Need to write a Personal Statement? The Progression Coach offers some initial thoughts
You only have one opportunity to submit a personal statement. It’s crucial to feel that you have written the best possible version - one that tells the story of you, reveals your desire to study your chosen degree and hopefully enables you to stand out from the crowd.
Crafting a unique and memorable personal statement is no easy feat. University admission tutors read hundreds each year. But with a blank screen or piece of paper in front of you and a million different words spinning around your head how do you know what to include or even where to start?
There are some pre-requisites. Any personal statement to be taken seriously needs to be:
- free of mistakes
- within the given character limit
- relevant to the course chosen.
A well-structured statement will flow with the correct balance of information. This will hopefully include your enthusiasm for your chosen topic; your experiences related to the subject; and explanations of how any skills or knowledge learned will convey your potential for the desired course.
However tempting it may be to exaggerate your reading list or your work experience placements - don’t. Universities could well use the information on your personal statement as conversation starters and further questioning at interview, so make sure everything you include in your statement you are able to confidently discuss at a potential interview.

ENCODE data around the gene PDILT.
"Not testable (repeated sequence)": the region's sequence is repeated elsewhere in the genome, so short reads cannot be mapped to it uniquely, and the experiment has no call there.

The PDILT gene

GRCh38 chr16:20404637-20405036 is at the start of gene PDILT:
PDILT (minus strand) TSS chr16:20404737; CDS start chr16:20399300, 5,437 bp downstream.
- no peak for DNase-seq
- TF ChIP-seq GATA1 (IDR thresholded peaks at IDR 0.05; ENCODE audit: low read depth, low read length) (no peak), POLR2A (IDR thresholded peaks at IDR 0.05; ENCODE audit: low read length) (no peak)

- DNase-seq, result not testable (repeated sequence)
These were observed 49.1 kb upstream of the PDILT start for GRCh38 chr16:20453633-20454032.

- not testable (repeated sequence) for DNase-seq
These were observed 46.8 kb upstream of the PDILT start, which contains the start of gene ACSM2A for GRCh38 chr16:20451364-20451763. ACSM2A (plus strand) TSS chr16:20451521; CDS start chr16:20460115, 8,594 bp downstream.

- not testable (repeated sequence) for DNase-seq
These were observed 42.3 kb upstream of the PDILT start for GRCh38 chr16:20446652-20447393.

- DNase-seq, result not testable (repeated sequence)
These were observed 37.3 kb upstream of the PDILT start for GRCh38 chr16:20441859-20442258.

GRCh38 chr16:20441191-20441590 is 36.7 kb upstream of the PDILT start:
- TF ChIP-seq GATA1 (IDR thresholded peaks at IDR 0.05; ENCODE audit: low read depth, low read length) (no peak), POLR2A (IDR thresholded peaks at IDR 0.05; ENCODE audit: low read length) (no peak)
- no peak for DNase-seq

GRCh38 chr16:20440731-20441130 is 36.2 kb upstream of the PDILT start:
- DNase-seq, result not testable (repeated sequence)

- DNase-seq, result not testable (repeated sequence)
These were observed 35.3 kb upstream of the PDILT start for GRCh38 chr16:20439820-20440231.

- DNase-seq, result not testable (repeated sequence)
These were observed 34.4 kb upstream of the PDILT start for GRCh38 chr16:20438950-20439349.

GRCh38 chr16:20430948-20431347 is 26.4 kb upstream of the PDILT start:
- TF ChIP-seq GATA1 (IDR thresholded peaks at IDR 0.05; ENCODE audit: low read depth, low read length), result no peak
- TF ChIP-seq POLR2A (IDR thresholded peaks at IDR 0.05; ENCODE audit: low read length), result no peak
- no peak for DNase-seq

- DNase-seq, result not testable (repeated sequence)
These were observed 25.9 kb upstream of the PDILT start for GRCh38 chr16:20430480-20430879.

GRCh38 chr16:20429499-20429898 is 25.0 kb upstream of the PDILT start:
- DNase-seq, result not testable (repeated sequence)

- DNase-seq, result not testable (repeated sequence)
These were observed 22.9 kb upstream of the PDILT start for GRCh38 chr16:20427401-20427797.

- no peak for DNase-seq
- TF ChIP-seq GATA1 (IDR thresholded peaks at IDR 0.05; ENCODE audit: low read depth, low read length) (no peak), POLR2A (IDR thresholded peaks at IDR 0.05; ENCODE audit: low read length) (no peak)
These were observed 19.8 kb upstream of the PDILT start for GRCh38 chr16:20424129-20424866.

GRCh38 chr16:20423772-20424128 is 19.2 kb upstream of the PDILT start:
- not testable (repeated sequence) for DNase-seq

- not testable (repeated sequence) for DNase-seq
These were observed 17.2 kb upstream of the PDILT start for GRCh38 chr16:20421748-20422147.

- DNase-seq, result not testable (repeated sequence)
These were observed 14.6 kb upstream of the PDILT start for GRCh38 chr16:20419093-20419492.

It’s also worth noting that Cambridge or Oxford personal statements differ in that they place less emphasis on extra-curricular activities. Unless you can link these in some way to your suitability for your chosen degree then be careful not to devote too many words to these. However, it’s unlikely you’ll be applying to Oxbridge alone so you’ll also need your personal statement to suit all admission departments.
Be aware that it can take many drafts to get your personal statement just right with flow, cohesion and readability. It’s a great idea to start thinking about it early on in the process. Amongst all the opinions around you about what to include and what to leave out, try to ask yourself, “Does everything that I have written portray my potential for studying this course?” Good luck!
If you would like further advice then head on over to www.theprogressioncoach.com to get in touch.
Next week: Personal Statements Part Two
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